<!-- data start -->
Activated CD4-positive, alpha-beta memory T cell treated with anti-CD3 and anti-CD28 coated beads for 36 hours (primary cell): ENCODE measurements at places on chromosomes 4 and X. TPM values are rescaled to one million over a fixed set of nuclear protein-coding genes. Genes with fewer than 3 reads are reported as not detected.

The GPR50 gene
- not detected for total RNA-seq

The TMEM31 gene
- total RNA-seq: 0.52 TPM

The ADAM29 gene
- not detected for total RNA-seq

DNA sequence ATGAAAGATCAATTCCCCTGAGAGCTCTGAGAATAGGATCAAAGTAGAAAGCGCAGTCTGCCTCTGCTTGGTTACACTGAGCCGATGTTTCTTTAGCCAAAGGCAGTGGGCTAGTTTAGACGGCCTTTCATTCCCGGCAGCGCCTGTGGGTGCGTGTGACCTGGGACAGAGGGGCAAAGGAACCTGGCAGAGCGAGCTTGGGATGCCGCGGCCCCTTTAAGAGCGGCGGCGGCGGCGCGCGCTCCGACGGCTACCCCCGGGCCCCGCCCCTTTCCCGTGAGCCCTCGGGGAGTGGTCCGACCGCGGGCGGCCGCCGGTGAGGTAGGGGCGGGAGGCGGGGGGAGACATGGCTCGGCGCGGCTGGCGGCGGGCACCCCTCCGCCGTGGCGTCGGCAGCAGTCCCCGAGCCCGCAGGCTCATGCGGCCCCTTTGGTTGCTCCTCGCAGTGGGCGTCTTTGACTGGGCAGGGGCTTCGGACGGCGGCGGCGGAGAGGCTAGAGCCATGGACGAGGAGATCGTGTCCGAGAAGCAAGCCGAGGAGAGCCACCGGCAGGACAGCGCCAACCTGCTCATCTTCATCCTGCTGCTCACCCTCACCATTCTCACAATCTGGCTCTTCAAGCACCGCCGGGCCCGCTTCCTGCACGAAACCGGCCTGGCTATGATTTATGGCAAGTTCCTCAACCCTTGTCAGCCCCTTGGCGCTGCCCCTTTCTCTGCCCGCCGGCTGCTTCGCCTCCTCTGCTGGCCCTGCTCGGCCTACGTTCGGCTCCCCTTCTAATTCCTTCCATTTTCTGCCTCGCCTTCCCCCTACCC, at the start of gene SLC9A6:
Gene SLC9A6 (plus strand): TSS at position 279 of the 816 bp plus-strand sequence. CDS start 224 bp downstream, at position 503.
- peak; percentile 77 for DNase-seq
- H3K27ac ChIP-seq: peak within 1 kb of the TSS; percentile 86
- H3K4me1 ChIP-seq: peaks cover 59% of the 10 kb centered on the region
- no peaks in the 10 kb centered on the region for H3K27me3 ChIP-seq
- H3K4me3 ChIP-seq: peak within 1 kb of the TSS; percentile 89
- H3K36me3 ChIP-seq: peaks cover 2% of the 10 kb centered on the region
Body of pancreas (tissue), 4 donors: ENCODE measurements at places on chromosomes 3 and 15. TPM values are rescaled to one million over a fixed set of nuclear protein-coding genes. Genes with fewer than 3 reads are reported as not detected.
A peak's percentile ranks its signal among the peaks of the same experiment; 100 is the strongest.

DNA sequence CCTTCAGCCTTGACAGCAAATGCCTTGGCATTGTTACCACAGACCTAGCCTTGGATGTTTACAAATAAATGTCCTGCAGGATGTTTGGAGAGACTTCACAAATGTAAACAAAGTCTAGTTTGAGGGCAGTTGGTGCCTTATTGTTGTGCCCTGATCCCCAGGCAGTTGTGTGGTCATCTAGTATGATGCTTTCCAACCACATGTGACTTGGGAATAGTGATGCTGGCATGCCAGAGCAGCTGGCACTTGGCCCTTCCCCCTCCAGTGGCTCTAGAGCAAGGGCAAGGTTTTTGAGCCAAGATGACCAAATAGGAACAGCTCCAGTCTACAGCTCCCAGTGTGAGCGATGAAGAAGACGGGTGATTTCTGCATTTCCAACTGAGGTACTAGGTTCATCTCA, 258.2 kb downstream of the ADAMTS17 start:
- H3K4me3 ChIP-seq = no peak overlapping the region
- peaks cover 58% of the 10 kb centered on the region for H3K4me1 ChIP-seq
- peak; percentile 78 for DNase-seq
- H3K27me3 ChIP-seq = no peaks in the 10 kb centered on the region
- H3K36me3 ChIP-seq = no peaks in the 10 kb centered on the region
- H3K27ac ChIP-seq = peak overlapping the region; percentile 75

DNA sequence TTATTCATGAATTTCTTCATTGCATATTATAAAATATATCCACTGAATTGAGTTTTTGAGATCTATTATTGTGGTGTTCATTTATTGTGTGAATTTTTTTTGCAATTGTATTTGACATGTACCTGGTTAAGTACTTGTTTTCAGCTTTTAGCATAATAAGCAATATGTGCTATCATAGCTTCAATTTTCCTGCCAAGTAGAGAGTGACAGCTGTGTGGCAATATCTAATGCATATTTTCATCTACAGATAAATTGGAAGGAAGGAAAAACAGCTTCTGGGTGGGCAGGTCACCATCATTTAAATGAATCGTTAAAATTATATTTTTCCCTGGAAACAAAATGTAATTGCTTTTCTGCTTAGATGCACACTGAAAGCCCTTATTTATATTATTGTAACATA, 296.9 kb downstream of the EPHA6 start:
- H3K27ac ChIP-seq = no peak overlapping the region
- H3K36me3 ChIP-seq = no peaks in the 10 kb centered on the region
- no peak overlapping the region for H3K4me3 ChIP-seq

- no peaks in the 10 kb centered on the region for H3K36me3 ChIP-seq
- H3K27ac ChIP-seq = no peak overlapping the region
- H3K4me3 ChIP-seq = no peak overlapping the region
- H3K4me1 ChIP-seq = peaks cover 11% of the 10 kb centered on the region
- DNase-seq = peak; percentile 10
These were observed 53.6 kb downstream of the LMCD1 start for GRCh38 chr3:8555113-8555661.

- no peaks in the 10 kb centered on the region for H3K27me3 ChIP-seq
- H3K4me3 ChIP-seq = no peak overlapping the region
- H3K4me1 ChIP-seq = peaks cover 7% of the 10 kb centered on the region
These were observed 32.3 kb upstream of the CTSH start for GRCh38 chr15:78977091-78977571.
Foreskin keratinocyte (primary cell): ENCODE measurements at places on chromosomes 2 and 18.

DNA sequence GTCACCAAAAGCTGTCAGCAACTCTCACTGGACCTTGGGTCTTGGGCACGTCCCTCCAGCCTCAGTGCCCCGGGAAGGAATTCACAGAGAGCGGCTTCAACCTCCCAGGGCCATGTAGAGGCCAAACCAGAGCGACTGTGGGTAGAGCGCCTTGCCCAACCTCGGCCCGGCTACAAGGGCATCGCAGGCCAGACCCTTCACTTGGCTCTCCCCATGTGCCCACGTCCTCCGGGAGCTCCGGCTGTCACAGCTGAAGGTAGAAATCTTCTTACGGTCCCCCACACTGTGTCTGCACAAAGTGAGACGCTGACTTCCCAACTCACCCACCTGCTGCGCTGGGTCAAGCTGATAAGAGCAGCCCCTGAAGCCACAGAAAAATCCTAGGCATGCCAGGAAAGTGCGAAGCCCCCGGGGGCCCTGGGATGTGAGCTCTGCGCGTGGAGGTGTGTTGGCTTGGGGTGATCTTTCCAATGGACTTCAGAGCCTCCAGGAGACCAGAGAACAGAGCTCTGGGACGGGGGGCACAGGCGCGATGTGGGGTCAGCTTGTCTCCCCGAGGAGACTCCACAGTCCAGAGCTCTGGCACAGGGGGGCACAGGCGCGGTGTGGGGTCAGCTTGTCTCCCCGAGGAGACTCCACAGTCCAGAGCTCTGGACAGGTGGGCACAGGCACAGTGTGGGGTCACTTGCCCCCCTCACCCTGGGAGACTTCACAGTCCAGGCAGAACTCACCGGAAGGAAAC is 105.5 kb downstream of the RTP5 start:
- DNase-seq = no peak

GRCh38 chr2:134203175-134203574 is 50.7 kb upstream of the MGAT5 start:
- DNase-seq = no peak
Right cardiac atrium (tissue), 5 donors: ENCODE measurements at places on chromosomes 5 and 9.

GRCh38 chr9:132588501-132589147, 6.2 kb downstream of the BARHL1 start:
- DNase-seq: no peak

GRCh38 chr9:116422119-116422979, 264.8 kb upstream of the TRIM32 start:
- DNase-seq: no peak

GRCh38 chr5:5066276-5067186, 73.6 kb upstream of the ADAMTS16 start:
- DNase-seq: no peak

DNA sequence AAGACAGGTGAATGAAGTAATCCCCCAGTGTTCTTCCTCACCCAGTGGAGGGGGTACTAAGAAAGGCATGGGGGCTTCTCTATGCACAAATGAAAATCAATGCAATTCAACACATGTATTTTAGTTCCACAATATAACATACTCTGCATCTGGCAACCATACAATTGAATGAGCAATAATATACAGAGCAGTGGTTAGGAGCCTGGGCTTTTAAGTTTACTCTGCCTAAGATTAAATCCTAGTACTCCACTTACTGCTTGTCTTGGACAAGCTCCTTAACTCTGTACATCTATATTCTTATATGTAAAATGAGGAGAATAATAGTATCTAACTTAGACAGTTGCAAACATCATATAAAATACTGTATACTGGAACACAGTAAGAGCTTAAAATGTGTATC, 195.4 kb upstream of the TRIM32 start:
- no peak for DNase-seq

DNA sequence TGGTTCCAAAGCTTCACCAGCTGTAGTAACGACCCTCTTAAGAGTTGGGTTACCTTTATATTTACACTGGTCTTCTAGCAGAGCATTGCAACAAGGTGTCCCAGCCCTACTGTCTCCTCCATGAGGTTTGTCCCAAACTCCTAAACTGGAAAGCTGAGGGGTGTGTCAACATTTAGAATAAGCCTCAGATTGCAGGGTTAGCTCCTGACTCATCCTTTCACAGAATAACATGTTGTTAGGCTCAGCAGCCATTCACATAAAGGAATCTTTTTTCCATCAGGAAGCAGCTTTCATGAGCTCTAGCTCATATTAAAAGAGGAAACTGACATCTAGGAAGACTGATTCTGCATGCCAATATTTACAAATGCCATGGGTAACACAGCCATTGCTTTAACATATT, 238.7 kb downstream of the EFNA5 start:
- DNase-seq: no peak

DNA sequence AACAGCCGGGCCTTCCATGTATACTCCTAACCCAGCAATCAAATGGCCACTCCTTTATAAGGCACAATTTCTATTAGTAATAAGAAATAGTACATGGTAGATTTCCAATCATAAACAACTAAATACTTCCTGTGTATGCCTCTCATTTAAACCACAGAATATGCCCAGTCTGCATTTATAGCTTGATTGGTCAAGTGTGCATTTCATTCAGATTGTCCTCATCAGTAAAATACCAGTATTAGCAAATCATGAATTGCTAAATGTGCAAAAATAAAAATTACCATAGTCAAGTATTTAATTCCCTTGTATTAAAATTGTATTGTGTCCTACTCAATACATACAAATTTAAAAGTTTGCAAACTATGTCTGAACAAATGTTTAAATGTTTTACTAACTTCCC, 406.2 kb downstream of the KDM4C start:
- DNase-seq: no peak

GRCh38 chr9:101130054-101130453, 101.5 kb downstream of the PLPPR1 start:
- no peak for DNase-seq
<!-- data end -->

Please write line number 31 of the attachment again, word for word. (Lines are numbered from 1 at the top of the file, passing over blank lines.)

- H3K4me3 ChIP-seq = no peak overlapping the region